The Beekman, New York, review: Relaxed, residential feel

Our rating

4 out of 5


The Beekman, New York


Located in the heart of Lower Manhattan, the hotel is walking distance from the Brooklyn Bridge, City Hall Park and the 9/11 Memorial and Museum.


It took Thompson Hotels three years to refurbish this 1881 New York landmark, finally opening it as The Beekman in August 2016. They've managed to preserve the building's architectural legacy (it was one of New York's first skyscrapers and has an impressive red brick Queen Anne-style facade) while giving it an elegant, residential feel. The wood-panelled lobby features a reception desk draped in 19th-century tapestries and a contemporary water feature fashioned from vintage suitcases. Beneath the soaring atrium is The Bar Room, a cosy, club-like lounge with welcoming leather armchairs and bookcases full of vintage tomes. The hotel's notable art collection includes several specially commissioned pieces including playful miniature dioramas by Brooklyn-based artist Patrick Jacobs and a vibrant butterfly-filled map by New York native Jane Hammond.


The relaxed, residential feel continues in the rooms thanks to a homely mix of bespoke and vintage furnishings. My wood-floored Premium King has mismatched antique side tables (one wooden, one white marble), mismatched lamps (one pea green '60s-style, one blue Chinese dragon) and an art deco mirror and chandelier. The custom-designed oak bed is swathed in silky Sferra​ linens and the spacious Carrara marble bathroom features toiletries by Brooklyn-based perfumer D.S. and Durga. The mini bar disguised as an old-fashioned drinks trolley is a cute touch and you'll find all the necessary high-tech gadgetry, including a Bluetooth digital radio, handy USB charging points and free Wi-Fi.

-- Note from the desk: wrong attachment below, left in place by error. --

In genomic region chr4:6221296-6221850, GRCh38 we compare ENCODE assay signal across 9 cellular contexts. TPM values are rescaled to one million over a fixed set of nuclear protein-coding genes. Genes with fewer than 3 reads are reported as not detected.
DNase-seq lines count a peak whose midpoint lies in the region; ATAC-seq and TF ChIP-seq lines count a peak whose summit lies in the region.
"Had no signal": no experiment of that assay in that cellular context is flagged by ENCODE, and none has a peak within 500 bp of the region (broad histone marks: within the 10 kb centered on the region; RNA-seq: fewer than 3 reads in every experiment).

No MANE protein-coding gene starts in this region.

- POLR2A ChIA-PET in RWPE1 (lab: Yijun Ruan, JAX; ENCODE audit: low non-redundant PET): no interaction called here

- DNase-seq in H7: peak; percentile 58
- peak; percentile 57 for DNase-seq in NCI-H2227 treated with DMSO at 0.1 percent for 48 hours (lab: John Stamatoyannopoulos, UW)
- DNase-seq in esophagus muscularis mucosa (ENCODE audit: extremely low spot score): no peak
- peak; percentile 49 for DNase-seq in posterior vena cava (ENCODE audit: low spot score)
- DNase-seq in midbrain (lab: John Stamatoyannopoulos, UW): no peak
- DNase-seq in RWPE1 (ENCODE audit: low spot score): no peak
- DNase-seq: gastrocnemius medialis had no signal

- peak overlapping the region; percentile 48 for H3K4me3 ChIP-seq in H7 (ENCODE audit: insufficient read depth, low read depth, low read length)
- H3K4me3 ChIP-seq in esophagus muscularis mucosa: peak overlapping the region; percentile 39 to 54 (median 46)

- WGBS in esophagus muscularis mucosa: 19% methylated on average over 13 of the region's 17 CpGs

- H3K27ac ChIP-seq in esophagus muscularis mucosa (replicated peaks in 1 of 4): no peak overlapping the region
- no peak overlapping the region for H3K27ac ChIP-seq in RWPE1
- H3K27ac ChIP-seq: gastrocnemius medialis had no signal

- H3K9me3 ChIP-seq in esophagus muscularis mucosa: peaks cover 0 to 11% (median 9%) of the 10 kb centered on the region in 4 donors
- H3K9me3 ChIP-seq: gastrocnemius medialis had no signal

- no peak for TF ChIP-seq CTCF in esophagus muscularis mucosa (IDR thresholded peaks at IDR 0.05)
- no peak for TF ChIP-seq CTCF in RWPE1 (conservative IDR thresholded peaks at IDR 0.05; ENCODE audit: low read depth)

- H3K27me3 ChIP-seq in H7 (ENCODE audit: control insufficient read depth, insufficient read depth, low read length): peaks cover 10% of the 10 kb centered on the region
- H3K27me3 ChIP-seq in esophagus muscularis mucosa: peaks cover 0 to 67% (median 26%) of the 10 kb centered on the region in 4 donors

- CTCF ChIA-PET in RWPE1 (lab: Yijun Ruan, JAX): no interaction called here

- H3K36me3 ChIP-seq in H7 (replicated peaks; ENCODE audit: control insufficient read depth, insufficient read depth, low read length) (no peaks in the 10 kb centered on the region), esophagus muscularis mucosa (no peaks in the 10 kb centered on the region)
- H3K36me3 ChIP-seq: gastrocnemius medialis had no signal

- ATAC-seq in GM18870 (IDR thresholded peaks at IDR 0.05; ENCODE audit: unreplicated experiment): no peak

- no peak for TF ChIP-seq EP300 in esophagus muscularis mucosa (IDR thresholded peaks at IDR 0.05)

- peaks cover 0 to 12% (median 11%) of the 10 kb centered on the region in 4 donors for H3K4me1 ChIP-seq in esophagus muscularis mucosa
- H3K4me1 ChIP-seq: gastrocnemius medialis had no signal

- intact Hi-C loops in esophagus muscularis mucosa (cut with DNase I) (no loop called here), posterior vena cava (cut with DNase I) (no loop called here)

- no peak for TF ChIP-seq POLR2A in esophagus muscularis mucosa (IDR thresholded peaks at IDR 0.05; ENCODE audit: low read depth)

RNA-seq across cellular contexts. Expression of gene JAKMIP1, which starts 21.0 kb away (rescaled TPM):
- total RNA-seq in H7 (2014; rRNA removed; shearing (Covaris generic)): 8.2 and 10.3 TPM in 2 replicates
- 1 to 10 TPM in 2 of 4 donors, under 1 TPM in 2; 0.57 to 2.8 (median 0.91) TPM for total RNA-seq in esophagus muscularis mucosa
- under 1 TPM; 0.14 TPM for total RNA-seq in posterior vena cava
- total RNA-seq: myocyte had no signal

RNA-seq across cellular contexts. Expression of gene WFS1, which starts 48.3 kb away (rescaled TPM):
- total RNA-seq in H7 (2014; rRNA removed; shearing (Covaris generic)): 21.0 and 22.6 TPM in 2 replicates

Jumping on the celebrity chef bandwagon, The Beekman has teamed up with not one, but two James Beard Award-winners. Tom Colicchio is in charge of Fowler & Wells, an all-day eatery that showcases modern seasonal American cuisine, while legendary New York restaurateur Keith McNally (of Balthazar, Pastis and Minetta Tavern fame) is at the helm of Augustine, an upscale bistro focusing on French classics. Sadly, the openings of both were delayed so I wasn't able to sample them during my stay but they've since received glowing reviews.


The days of Lower Manhattan being a retail and culinary wasteland are long gone – the area is buzzing with new shopping centres and restaurants. The Westfield World Trade Center is home to 125 lifestyle brands plus an Eataly (the popular Italian marketplace by chef Mario Batali), while Brookfield Place has more than 40 high-end retailers and will debut a new Saks Fifth Avenue in 2017. The revitalised South Street Seaport has an outpost of Brooklyn food market Smorgasburg and will soon unveil eateries by Michelin-starred chefs David Chang and Jean-Georges Vongerichten. Throw in great subway connections and convenient access to the Statue of Liberty and Governors Island and you might never venture uptown again.


Lower Manhattan's new luxury benchmark. An impressive refurbishment that's transformed a historic landmark into an artistic and culinary hotspot.


The hotel's dazzling nine-storey Victorian atrium with cast iron railings and a pyramidal glass skylight.


Needing the strength of an ox to open the sliding barn-style bathroom door.



123 Nassau Street, New York. Rooms start from about $US299. Phone +1 212 233 2300, see 

Rob McFarland was a guest of British Airways and The Beekman.